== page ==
Machine Design

Jan 2013

Professor Ateshian is a great professor and you will learn much from going to lecture BUT you don't have to go to lecture. The homeworks, midterm and final exam are all take home and you do not need to know what was said in class. Make sure that you do every single homework with a friend, there will most likely be no curve in the class. You will pass most of your time in front of ProE apart from a single project assignment in which you are asked to machine five parts. Do not start the homework too early. He will give hints, tips and modifications about the assignment as the deadline gets closer.

Dec 2011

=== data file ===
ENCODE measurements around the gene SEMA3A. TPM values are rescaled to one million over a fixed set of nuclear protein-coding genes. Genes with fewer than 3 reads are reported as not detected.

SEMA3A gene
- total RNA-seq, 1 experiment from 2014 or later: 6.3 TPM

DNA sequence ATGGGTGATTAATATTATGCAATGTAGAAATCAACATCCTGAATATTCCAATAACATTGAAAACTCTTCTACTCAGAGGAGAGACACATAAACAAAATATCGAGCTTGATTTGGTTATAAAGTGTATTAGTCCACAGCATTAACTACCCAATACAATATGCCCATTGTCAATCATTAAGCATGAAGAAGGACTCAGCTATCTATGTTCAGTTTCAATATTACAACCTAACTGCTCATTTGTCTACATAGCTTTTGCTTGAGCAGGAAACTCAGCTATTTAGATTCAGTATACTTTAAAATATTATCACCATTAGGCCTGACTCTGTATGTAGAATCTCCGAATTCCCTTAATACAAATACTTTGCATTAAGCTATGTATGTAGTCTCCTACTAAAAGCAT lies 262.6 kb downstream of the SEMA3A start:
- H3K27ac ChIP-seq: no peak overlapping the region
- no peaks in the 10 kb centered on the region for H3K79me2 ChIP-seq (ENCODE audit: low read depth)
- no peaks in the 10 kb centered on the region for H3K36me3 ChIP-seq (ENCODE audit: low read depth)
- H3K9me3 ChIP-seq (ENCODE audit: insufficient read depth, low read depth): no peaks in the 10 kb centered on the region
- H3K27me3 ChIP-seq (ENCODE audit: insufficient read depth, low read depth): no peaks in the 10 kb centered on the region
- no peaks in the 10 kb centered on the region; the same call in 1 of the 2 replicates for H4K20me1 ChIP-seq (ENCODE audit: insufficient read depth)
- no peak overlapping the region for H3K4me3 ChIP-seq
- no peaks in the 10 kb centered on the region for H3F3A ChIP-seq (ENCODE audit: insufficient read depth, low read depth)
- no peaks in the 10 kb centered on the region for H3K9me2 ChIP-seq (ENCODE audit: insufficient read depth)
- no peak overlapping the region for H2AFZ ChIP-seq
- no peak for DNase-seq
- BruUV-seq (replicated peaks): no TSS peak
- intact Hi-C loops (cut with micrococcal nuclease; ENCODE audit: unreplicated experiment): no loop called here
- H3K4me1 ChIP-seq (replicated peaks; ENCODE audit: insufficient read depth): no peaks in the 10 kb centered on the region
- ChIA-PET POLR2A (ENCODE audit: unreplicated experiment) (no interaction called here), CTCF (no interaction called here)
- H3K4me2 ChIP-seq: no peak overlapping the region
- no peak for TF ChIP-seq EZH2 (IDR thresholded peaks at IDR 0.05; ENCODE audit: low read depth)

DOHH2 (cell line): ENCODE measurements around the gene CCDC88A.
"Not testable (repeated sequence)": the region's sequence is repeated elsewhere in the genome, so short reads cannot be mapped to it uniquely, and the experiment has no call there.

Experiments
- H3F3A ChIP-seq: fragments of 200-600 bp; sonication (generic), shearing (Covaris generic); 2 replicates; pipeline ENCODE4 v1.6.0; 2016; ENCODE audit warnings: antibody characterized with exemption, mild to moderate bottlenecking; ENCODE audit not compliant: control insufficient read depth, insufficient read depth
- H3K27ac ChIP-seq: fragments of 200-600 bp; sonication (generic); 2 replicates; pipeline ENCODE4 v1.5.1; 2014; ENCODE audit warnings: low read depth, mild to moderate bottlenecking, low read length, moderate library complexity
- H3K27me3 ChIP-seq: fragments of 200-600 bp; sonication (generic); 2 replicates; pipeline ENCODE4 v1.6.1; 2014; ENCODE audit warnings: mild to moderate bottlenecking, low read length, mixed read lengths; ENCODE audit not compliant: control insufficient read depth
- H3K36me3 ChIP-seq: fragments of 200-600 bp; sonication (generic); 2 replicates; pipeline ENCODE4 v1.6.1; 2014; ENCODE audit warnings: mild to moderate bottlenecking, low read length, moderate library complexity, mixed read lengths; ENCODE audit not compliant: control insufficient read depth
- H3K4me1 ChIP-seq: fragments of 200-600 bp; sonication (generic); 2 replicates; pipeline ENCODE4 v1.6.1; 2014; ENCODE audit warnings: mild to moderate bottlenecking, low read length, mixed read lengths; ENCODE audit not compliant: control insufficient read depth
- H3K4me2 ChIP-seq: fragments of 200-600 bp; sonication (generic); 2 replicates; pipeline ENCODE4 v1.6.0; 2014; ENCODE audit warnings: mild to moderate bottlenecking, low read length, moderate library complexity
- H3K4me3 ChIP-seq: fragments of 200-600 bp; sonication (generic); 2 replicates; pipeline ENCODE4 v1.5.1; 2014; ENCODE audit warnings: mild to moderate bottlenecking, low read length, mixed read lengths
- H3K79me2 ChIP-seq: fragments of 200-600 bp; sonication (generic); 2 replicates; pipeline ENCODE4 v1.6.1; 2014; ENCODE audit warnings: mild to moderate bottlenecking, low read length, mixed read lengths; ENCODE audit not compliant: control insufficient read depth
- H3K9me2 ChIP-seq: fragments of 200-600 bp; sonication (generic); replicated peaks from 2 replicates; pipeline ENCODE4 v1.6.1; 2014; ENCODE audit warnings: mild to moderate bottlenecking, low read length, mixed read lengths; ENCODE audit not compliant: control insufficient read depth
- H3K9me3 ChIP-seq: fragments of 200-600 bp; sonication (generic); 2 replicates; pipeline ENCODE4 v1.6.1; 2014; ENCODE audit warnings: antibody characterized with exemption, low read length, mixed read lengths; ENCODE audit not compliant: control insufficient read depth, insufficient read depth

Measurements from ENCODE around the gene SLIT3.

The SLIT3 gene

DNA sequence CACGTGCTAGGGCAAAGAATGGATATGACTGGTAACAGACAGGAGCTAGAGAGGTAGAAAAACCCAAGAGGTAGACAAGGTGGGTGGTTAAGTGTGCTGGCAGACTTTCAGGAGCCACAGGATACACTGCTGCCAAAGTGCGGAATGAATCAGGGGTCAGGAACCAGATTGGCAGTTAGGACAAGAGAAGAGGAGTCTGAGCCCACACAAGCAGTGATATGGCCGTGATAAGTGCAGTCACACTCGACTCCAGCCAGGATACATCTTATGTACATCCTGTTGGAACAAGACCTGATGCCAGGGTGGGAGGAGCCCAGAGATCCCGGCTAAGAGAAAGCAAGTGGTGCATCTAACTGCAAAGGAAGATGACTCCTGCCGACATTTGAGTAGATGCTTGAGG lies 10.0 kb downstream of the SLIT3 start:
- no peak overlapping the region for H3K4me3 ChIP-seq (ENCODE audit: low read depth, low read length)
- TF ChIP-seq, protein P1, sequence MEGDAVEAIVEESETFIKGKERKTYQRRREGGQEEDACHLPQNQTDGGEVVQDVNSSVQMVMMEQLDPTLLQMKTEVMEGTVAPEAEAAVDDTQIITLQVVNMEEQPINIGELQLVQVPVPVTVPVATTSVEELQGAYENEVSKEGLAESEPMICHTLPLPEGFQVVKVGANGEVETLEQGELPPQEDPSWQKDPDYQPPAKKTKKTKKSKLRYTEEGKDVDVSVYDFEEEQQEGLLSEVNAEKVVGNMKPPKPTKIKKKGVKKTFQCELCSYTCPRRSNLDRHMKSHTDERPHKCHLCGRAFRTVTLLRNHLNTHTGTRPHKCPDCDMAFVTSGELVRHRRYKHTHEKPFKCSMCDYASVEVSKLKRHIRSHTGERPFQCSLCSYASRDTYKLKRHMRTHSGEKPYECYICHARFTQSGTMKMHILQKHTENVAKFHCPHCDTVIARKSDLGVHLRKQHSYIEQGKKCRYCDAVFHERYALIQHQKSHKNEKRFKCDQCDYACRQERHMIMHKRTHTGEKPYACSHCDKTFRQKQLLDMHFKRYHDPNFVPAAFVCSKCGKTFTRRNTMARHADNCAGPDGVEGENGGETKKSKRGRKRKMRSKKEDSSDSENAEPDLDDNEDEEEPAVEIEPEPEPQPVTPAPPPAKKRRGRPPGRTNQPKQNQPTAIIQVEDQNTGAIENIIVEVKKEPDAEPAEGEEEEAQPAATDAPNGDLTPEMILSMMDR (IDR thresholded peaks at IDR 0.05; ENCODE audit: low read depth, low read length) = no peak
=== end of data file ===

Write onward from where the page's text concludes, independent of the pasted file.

In this class, you design and build a valve for a two-cylinder compressed air engine. You can build any sort of valve you like, but most people end up with a cam-follower type valve, because that's the most reliable design. Also, there is a pre-built cam follower valve in the shop that you can look at for "inspiration." Most of your grade comes from the performance of your valve - ie. if yours makes the engine run faster, with more torque, and more power, than do other groups' valves. There is a long series of pain-in-the-ass assignments in which you repeatedly submit the same drawings, slightly modified, for Ateshian's approval. He is extremely nit-picky when approving your drawings, and you're "not allowed" to machine any parts without his signature. In practice, many parts get machined long before Ateshian's signature has ever graced a drawing; this is the best way to do it. There is only one problem set (pretty stiff) and no tests. If you get a solid bunch of group members, who are motivated, organized and good with Pro/E and CNC milling, this can be a pretty easy class. If you want an A, though, your valve must outperform many other groups' valves.